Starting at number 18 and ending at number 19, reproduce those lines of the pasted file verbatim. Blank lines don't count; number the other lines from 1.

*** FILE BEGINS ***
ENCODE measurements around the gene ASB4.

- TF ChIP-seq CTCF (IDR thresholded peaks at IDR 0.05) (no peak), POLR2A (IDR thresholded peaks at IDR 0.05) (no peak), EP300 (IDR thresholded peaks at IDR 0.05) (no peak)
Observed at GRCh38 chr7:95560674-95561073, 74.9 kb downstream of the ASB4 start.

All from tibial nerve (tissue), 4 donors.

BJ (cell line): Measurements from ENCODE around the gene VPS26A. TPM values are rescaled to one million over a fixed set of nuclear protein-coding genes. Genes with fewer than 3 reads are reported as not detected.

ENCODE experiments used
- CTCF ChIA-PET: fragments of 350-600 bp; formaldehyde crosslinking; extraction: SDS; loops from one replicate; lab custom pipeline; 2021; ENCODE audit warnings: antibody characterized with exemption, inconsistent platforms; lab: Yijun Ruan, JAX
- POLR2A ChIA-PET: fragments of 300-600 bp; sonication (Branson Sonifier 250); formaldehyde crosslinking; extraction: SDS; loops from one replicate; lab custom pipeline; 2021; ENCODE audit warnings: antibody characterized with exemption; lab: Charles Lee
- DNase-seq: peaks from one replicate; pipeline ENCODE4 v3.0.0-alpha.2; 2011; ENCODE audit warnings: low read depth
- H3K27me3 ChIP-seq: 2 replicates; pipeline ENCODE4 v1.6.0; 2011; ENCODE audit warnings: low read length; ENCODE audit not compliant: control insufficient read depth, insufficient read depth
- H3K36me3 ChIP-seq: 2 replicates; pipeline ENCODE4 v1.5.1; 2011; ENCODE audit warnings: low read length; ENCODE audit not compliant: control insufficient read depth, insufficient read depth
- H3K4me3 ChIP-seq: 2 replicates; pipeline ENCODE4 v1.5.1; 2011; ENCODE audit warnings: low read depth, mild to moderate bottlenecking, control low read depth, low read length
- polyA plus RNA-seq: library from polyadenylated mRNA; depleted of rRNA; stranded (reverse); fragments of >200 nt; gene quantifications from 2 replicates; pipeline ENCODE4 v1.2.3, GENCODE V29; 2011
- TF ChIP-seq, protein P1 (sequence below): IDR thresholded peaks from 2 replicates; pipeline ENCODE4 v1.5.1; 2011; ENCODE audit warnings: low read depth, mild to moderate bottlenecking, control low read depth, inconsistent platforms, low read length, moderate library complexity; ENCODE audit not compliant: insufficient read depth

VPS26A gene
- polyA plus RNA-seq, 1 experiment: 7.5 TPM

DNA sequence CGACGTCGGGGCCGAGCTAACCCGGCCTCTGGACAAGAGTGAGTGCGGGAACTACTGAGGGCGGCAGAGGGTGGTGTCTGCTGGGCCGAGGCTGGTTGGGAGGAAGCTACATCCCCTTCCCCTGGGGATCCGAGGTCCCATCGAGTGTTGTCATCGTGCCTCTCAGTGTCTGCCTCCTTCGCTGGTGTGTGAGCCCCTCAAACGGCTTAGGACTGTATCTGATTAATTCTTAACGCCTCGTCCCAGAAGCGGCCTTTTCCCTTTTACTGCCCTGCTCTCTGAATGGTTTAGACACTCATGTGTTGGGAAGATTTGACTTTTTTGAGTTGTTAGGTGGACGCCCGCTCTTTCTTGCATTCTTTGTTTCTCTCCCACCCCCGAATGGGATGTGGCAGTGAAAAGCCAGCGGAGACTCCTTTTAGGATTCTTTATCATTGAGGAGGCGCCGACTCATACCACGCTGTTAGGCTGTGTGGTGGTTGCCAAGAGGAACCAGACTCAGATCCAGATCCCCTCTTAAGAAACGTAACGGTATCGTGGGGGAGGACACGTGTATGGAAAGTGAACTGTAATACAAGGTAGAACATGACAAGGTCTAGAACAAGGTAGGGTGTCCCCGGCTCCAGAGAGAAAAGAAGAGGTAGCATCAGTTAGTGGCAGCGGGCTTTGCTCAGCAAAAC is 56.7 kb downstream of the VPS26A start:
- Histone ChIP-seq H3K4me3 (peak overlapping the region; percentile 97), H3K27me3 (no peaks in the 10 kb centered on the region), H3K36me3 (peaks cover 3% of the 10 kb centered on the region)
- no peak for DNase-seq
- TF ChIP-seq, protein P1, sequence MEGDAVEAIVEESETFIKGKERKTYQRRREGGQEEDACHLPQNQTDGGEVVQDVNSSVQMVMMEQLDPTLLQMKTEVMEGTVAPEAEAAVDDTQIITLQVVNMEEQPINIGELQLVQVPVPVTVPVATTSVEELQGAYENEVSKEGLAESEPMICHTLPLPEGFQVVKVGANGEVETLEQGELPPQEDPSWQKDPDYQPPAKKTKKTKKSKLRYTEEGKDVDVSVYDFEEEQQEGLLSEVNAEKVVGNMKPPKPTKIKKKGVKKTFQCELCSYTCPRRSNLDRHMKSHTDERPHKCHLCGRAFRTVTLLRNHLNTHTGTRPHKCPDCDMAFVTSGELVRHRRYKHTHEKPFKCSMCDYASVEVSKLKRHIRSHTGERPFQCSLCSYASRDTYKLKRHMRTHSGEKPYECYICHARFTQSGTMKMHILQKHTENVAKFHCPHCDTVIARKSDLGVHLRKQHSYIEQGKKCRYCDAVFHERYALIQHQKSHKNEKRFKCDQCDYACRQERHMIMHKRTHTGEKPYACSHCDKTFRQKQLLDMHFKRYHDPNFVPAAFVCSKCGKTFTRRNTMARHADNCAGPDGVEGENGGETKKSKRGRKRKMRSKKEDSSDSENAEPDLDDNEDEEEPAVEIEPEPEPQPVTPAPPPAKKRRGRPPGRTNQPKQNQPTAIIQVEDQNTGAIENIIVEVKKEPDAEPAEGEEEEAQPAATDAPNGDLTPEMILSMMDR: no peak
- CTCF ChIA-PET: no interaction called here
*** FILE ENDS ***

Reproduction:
- Histone ChIP-seq H3K4me3 (peak overlapping the region; percentile 97), H3K27me3 (no peaks in the 10 kb centered on the region), H3K36me3 (peaks cover 3% of the 10 kb centered on the region)
- no peak for DNase-seq